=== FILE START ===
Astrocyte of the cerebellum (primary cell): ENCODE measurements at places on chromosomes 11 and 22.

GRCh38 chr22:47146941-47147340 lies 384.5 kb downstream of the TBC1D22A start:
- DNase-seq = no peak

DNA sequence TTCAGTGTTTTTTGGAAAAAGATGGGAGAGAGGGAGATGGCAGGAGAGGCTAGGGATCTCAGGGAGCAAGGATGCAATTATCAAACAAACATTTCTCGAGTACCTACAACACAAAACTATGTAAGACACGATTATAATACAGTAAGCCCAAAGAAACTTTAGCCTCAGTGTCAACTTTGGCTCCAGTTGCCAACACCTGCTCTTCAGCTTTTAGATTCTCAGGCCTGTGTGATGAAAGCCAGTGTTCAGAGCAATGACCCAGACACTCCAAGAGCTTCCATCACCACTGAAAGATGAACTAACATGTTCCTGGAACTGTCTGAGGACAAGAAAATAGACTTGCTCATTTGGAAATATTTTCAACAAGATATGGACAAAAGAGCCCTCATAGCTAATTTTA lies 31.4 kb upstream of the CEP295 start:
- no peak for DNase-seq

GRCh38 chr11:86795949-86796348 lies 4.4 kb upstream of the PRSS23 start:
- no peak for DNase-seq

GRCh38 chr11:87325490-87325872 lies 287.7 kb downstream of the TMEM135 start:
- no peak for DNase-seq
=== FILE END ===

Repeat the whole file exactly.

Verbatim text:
Astrocyte of the cerebellum (primary cell): ENCODE measurements at places on chromosomes 11 and 22.

GRCh38 chr22:47146941-47147340 lies 384.5 kb downstream of the TBC1D22A start:
- DNase-seq = no peak

DNA sequence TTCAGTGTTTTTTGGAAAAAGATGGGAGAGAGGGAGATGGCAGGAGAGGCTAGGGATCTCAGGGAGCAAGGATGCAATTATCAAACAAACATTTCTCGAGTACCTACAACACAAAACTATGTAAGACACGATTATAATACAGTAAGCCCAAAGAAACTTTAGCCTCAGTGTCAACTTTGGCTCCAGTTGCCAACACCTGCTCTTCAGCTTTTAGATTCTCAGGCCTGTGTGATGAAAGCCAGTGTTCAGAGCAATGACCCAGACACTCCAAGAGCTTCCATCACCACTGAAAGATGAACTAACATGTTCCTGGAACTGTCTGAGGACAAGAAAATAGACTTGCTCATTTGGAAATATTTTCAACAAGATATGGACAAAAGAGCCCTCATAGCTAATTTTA lies 31.4 kb upstream of the CEP295 start:
- no peak for DNase-seq

GRCh38 chr11:86795949-86796348 lies 4.4 kb upstream of the PRSS23 start:
- no peak for DNase-seq

GRCh38 chr11:87325490-87325872 lies 287.7 kb downstream of the TMEM135 start:
- no peak for DNase-seq